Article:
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Redick Deserving Serious Look As Starter


J.J. Redick seems to know the moment and exactly what his team needs. More importantly, he seems to know to be in the right place at the right time.

As the Magic were pulling away from the Knicks on Monday, J.J. Redick took advantage of such a moment. He leaked out on a one-man fast break that took a little too long for Dwight Howard and Jameer Nelson to figure out. Eventually Nelson found Redick and he needed to make a wild reverse layup for the basket. He then got free again to score the Magic’s only two fast break points of the game.

It was a solid, relatively non-noteworth 21 points from Redick against the Knicks. The only thing notable about it was that it was his first start of the season with Jason Richardson down with a bone bruise.

Even Wednesday night against the Spurs, Redick struggled throughout the game and then came alive scoring the final six points in regulation to force overtime and that 3-pointer that came just after the final buzzer that would have won the game.

These kind of performances are becoming old hat for Redick. He is averaging a career-high 12.4 points per game, is shooting 44.1 percent from the floor and playing a career-high 27.3 minutes per game. He is also, quite surprisingly considering he is playing more minutes, shooting a 51.2 percent effective field goal percentage while taking about the same amount of 3-point attempts per game.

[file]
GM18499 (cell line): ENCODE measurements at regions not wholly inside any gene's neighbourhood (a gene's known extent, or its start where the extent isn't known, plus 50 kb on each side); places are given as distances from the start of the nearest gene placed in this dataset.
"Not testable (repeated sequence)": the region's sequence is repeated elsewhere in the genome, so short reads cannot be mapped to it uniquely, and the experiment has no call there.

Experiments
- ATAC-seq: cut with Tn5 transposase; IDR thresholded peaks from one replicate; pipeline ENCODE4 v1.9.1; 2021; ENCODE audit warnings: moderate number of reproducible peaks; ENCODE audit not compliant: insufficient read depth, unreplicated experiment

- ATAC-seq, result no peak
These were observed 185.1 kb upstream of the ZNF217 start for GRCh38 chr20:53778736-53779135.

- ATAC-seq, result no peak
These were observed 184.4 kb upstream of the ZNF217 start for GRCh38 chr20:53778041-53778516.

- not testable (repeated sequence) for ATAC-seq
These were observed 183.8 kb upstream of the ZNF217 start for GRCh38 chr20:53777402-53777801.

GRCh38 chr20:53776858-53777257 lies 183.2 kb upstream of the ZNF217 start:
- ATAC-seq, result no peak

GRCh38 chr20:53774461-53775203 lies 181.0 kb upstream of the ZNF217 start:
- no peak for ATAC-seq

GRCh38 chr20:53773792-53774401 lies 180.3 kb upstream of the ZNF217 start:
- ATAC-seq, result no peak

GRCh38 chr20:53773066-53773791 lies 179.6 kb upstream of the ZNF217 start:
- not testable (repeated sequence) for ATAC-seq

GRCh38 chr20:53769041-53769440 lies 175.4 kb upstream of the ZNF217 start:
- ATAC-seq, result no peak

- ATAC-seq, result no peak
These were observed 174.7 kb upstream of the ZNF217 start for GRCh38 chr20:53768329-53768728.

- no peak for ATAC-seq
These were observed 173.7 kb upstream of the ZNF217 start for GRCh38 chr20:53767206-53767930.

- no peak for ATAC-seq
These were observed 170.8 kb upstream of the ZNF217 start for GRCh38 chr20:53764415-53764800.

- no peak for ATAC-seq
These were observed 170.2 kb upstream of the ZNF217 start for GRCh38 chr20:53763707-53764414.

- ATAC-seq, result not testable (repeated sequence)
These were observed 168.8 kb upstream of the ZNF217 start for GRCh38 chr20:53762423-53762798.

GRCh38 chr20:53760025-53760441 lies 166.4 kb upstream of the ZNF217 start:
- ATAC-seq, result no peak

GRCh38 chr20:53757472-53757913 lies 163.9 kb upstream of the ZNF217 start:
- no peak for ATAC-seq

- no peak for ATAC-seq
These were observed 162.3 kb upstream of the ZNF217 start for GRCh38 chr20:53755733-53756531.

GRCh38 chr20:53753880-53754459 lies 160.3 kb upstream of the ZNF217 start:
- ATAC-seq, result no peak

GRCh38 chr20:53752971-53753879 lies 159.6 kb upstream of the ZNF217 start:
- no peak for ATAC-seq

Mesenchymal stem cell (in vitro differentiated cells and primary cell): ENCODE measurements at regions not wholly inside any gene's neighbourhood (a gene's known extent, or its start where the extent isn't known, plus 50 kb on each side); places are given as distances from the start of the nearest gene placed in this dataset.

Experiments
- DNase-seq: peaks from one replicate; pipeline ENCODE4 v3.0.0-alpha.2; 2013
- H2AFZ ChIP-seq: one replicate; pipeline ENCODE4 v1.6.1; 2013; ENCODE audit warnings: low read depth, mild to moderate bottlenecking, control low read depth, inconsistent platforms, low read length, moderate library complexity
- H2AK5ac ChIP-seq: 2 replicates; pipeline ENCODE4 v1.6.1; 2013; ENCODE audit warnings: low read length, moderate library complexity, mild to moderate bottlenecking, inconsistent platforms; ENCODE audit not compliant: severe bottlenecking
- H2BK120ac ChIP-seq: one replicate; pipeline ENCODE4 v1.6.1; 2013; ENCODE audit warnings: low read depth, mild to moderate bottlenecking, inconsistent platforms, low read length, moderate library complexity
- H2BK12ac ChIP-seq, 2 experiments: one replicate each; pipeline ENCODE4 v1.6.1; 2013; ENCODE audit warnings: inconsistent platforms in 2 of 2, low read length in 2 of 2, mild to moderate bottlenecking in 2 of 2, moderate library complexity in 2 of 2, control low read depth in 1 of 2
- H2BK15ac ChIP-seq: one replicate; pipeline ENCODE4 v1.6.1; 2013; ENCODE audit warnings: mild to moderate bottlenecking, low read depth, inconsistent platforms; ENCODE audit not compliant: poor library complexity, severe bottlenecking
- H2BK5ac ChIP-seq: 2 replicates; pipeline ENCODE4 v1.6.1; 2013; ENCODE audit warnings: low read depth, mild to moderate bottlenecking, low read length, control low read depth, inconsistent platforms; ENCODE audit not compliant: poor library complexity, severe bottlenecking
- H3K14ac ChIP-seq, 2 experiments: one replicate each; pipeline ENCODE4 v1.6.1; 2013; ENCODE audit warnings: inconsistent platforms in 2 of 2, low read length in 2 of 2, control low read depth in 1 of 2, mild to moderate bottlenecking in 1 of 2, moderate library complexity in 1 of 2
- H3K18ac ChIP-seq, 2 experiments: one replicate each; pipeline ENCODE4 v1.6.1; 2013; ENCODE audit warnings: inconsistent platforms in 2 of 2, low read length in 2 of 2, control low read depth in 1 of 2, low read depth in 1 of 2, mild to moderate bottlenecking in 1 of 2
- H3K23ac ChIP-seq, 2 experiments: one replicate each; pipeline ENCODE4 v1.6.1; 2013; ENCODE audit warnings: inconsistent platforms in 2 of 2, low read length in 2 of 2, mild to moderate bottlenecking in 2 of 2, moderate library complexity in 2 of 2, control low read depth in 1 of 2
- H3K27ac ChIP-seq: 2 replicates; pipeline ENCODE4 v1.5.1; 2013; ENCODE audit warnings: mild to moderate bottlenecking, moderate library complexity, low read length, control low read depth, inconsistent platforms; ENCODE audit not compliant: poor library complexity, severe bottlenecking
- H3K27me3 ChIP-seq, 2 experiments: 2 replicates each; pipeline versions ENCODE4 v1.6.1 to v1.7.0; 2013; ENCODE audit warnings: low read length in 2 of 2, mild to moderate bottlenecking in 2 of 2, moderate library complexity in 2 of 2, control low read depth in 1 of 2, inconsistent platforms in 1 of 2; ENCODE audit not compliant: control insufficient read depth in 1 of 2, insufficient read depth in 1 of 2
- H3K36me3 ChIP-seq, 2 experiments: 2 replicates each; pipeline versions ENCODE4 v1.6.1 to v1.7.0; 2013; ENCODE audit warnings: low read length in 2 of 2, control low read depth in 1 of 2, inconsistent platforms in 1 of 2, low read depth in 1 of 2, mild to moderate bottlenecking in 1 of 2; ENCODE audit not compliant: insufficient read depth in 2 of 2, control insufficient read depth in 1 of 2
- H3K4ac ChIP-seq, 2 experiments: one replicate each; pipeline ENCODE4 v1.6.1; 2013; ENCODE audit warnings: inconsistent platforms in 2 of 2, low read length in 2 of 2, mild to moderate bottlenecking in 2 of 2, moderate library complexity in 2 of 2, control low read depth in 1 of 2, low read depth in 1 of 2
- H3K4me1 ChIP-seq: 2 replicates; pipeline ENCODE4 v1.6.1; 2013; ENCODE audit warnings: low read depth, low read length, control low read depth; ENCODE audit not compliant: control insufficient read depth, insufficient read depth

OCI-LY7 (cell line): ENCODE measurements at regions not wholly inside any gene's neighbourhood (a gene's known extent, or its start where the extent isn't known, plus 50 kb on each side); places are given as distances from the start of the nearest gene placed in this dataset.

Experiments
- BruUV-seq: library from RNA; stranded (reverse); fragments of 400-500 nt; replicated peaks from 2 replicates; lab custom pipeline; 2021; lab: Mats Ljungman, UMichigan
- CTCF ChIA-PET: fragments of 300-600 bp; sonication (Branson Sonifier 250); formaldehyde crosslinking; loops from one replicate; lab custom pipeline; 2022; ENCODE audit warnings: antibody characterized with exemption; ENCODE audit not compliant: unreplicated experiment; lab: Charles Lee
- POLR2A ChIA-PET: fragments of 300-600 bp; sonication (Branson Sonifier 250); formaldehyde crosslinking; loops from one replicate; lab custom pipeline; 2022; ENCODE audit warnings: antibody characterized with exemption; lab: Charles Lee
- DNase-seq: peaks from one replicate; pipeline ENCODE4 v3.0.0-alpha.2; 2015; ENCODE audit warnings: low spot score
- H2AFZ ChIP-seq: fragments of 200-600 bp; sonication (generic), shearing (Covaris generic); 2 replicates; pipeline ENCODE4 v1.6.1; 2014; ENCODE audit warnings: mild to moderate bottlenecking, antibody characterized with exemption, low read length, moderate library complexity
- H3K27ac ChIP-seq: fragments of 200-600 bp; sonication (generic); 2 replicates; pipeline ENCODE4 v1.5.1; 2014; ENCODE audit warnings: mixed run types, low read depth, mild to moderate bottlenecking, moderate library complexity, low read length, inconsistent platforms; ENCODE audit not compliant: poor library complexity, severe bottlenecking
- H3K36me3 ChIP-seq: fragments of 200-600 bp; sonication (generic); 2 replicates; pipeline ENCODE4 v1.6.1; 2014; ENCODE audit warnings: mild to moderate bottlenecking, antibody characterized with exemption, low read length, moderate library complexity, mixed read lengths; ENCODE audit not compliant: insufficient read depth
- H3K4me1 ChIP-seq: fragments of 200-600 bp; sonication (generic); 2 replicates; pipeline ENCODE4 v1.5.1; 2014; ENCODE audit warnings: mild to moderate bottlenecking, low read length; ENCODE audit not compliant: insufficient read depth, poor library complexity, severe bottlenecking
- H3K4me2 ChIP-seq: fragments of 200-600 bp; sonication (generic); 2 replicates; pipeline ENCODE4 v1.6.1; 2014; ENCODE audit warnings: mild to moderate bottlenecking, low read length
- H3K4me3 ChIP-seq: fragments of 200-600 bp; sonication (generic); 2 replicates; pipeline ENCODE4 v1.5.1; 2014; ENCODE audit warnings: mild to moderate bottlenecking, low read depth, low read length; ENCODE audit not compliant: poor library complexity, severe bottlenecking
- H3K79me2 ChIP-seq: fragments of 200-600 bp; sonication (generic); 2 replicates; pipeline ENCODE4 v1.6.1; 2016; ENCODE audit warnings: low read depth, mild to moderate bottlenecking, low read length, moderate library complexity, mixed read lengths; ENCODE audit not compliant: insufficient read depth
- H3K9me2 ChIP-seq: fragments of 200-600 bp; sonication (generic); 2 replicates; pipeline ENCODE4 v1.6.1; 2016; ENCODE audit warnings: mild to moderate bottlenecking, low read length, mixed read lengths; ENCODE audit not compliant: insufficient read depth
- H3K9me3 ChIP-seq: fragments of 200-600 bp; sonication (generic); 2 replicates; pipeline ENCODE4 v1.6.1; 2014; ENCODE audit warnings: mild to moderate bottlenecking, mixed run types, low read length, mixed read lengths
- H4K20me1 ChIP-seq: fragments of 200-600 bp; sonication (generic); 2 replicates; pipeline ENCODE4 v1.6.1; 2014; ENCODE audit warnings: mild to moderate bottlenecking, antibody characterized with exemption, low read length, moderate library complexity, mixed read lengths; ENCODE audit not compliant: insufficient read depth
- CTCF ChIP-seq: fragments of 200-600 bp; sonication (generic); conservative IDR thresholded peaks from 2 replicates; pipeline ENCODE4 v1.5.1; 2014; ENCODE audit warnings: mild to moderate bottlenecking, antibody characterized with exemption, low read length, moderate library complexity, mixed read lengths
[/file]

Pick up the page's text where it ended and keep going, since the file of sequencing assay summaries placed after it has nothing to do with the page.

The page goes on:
Out of every player on the team, Redick has made the biggest leap and most improvement on the floor. There may not be a player whom Stan Van Gundy trusts more on the roster outside of the team’s captains, Dwight Howard and Jameer Nelson. That is why Redick has been getting more of the “crunch-time” minutes and why Redick is playing the majority of the game in splitting time with Jason Richardson and even playing alongside Richardson in several small lineups.

Richardson has gotten off to a slow start this season — 11.1 points per game, 43.2 percent shooting for the year — and his shortcomings, especially on the defensive end, remain apparent. Richardson is not quite the athlete he used to be and has struggled to fit in offensively as a spot-up shooter. Stan Van Gundy has tried to work him into the offense more with curls to set him up for mid-range jumpers.

Still, Richardson has not quite been right individually.

Redick is a fan favorite. Orlando drafted him. The fans have watched his development into a strong contributor. The next step in his career is to earn his chance at starting.

Redick has started 22 games in his career and has averaged 11.9 points per game while shooting 41.7 percent from the floor. Those are not completely stellar numbers. But Redick is enjoying a career season now and is pushing Richardson for playing time more and more often.

When you look at the team’s best lineups, though, Redick’s presence changes the production and efficiency on the floor.

According to 82games.com, the lineup of Jameer Nelson/J.J. Redick/Hedo Turkoglu/Ryan Anderson/Dwight Howard is the top lineup for the Magic. This lineup is +51 and posts 1.36 points per 100 possessions and 0.94 points allowed per 100 possessions. That includes a stellar 61.6 percent effective field goal percentage. That sample size is admittedly small (about 54 minutes on the floor together), but those numbers say a lot.